Onwards from Makarora, and the weather really started picking up. There is a climatic phenomenon centred around the huge mountain range running down South Island’s spine that means that, invariably, the West coast is wetter, and also that the weather just over the mountains in Wanaka will generally be its polar opposite.
I was unprepared for how many amazing vistas would present themselves to me on the short journey to Wanaka, winding through the lakes. Every corner of the twisting road appeared to show another stunning blue lake view. Naturally the sun helped, but I’m glad there were so many places to stop and take photographs as I could scarcely believe what I was seeing… Eyes version 2.0 unready for the size and splendour of the scenery. I’d like to state for the record that all these photographs are mine and haven’t been tinkered with at all, other than to slightly adjust the light levels. NZ’s colours are like life in HD.
So, after an extended wander around Hawea, I headed back into Wanaka town itself, having pulled in briefly to the National Park information centre on the outskirts to suss out the outdoor activities available.
Wanaka town is a great place, with a good cafe culture and relaxed feel. There are, obviously, about 7000 souvenir shops however also loads of outdoor outfitters, trendy bars, decent restaurants… Everyone seems on the same chilled wavelength. It’s no tourist ghetto though, the car park of the local supermarket is filled with huge ‘Utes” with dog cages in the back and the Post Office has a steady stream of locals sorting out their admin.
My own personal admin was finding somewhere to charge my USB battery pack, which was achieved with a lengthy coffee at a local friendly cafe. Much as I’d hoped to hire a kayak for a mooch around that afternoon sadly the conditions were too windy, with whitecaps forming on the lake. Therefore I settled for grabbing lunch from the supermarket and generally mooching around for what was left of the afternoon, before heading slightly out of Wanaka itself to Arthur’s Town camping ground, a basic site a few KMs away run by the Department of Conservation and costing 7 bucks for the night including water and toilets. It’s a pretty scenic spot next to a fast-flowing river. I saw some locals jumping from the road bridge in. The height and the battles they had with the current just to reach the side convinced me NOT to give it a try.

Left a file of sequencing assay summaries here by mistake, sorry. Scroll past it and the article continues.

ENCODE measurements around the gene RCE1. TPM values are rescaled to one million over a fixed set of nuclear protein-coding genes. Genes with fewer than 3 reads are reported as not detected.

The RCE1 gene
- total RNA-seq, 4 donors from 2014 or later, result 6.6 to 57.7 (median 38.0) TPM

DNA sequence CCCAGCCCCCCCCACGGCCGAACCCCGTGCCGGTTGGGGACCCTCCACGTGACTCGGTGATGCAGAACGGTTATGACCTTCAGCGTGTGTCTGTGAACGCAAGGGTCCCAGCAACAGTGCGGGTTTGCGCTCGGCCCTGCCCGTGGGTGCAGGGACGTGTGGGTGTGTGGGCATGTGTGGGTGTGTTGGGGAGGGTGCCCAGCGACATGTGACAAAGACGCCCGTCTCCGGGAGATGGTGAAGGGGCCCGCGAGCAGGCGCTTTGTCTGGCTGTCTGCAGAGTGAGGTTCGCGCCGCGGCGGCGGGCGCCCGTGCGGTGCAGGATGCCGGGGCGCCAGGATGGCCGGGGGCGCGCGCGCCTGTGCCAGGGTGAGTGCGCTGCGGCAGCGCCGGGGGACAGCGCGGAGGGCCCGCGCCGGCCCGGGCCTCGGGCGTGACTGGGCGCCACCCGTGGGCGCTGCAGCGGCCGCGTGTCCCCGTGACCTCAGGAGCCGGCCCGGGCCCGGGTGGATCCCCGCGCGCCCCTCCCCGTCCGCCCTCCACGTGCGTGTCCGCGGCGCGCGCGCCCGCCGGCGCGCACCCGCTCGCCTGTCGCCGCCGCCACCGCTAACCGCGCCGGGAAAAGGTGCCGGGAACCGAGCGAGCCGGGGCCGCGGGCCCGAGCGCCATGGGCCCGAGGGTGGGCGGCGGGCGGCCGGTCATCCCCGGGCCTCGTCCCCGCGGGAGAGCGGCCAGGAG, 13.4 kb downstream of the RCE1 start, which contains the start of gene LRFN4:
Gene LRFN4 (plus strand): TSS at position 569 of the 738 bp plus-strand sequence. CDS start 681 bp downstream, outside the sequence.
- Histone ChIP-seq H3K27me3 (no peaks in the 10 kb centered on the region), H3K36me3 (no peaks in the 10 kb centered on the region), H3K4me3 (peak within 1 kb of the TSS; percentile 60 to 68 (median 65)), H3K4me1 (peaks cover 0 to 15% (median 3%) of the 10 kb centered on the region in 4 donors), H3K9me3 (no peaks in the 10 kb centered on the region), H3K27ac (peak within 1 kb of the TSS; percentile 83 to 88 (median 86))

Whilst free of sandflies, I was plagued in an altogether more charming fashion by a family of ducks who wanted a bit of the venison sausage action I had cooking… Luckily I found a use for the leftover bread I had by covertly throwing it very hard towards a late entrant camper van who had parked in my view of the river… Mwahaha! Bye ducks.
The next day I did manage my kayaking. Sadly the weather was fairly rubbish in the morning however, since it showed little sign of improving any time soon I thought I’d give it a shot. The guy at the kayak hire place was slightly surprised I wanted to go out. Crazy Englanders.
2 hours hire got me around the lake and out to Ruby Island, a small place which was devastated by fire in recent years however restored and replanted with the help of the local Rotary club. I’m sure on a dry, clear day it’s a lovely place however with driving rain and the wind picking up I didn’t linger too long.
The row back was somewhat interesting due to the wind whipping up waves along the coast that I needed to head alongside. Still, all bankable exercise, and after drying off and changing in the van I was good to go again. Firstly for a bit of final life admin at the post office and then towards Rob Roy glacier.
The road towards the glacier is sealed for a good 10km past town, but the final 40km are all on dirt. Again, a good driving challenge when the van gets a bit drifty in the looser-packed corners. Naturally extra hazards were also provided in the form of cows and sheep from the ranches along the way.
Ignoring the dire warnings which seemed to have put off 90% of the other tourists heading up, by the looks of all the cars abandoned in the car park beside the sign, I continued. The mighty Hiace laughs in the face of such risk aversity.
Due to the heavy rainfall overnight and well into the afternoon the fords were pretty high, but doable. On the third however I wasn’t completely sure. I decided to take an adult approach (There’s always a first) and, as I’ve seen on a few Bear Grylls type shows, and opted to walk the ford to determine its depth. Shoes and socks off, I rapidly sunk up above my knees. Ah. With a couple of humungous rocks in the middle too. And loads of soft sand. Eek… Not van-able, I reckoned.